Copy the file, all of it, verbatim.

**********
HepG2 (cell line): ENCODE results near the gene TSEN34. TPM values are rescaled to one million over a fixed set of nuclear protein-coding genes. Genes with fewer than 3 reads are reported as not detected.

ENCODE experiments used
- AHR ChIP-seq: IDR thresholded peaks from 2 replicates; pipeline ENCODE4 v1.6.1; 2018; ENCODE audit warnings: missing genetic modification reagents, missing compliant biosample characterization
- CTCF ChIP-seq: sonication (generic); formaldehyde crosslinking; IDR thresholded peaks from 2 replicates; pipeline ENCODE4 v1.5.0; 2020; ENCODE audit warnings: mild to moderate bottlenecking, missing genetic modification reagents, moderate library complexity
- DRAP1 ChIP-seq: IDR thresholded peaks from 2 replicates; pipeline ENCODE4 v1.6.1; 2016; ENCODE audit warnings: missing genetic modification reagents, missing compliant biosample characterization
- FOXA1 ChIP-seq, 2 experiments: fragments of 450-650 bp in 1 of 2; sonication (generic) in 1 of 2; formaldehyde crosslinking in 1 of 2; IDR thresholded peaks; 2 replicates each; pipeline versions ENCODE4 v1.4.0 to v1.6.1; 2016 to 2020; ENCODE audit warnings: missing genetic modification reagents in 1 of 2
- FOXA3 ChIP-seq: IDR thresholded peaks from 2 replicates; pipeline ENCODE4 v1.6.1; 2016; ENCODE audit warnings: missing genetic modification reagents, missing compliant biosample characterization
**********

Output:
HepG2 (cell line): ENCODE results near the gene TSEN34. TPM values are rescaled to one million over a fixed set of nuclear protein-coding genes. Genes with fewer than 3 reads are reported as not detected.

ENCODE experiments used
- AHR ChIP-seq: IDR thresholded peaks from 2 replicates; pipeline ENCODE4 v1.6.1; 2018; ENCODE audit warnings: missing genetic modification reagents, missing compliant biosample characterization
- CTCF ChIP-seq: sonication (generic); formaldehyde crosslinking; IDR thresholded peaks from 2 replicates; pipeline ENCODE4 v1.5.0; 2020; ENCODE audit warnings: mild to moderate bottlenecking, missing genetic modification reagents, moderate library complexity
- DRAP1 ChIP-seq: IDR thresholded peaks from 2 replicates; pipeline ENCODE4 v1.6.1; 2016; ENCODE audit warnings: missing genetic modification reagents, missing compliant biosample characterization
- FOXA1 ChIP-seq, 2 experiments: fragments of 450-650 bp in 1 of 2; sonication (generic) in 1 of 2; formaldehyde crosslinking in 1 of 2; IDR thresholded peaks; 2 replicates each; pipeline versions ENCODE4 v1.4.0 to v1.6.1; 2016 to 2020; ENCODE audit warnings: missing genetic modification reagents in 1 of 2
- FOXA3 ChIP-seq: IDR thresholded peaks from 2 replicates; pipeline ENCODE4 v1.6.1; 2016; ENCODE audit warnings: missing genetic modification reagents, missing compliant biosample characterization